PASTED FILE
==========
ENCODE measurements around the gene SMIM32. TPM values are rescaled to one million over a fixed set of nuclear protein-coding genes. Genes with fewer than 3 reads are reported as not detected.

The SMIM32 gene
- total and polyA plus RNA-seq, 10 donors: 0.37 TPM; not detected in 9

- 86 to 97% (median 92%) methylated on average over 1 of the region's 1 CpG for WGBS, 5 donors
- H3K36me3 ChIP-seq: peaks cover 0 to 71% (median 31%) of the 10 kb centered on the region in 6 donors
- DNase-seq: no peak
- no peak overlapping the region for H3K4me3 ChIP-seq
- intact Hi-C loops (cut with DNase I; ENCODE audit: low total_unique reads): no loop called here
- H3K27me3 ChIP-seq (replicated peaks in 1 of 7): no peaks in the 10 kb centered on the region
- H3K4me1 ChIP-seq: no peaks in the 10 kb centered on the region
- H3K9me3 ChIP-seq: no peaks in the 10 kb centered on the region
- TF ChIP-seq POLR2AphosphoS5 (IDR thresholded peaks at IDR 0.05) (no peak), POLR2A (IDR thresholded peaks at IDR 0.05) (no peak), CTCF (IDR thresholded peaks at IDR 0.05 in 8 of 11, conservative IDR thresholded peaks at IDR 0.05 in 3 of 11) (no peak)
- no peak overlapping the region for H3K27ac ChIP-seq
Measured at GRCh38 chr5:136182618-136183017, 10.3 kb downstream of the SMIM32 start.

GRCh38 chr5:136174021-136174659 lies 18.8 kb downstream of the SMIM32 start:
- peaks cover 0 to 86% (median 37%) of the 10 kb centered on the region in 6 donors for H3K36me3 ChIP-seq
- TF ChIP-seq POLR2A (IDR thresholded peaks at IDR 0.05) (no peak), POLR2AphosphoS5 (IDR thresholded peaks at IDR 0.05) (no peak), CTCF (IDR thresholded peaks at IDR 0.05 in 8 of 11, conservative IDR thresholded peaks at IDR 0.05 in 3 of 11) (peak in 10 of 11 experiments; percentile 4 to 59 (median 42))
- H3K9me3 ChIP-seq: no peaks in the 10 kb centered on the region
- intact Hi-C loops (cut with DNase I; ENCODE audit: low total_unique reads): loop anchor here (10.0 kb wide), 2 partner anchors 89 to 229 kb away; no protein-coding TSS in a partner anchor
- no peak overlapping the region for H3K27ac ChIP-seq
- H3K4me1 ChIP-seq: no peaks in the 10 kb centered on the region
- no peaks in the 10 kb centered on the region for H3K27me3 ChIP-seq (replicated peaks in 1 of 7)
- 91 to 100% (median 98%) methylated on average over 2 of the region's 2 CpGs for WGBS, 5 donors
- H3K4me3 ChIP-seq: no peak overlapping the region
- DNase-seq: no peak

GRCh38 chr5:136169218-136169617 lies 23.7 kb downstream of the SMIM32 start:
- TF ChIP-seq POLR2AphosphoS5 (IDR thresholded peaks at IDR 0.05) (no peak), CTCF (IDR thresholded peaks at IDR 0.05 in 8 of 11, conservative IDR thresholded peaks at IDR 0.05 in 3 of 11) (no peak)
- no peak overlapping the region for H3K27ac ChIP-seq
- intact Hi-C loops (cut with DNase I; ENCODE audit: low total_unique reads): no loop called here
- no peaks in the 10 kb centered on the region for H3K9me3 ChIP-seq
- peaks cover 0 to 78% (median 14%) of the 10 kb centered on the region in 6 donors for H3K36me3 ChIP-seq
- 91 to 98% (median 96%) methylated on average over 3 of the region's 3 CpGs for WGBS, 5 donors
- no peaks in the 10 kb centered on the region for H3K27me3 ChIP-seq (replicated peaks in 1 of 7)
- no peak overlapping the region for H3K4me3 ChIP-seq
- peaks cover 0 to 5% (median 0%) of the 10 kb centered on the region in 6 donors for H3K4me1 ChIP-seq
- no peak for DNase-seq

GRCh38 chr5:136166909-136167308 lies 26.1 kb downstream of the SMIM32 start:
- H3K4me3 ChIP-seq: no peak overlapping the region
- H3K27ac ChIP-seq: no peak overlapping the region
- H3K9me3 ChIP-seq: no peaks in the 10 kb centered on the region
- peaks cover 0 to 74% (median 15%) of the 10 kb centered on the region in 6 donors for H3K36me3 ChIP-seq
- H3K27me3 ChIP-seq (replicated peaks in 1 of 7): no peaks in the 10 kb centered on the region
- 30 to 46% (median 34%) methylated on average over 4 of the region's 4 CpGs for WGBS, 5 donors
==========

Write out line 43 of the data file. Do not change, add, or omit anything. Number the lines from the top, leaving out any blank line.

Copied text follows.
- 30 to 46% (median 34%) methylated on average over 4 of the region's 4 CpGs for WGBS, 5 donors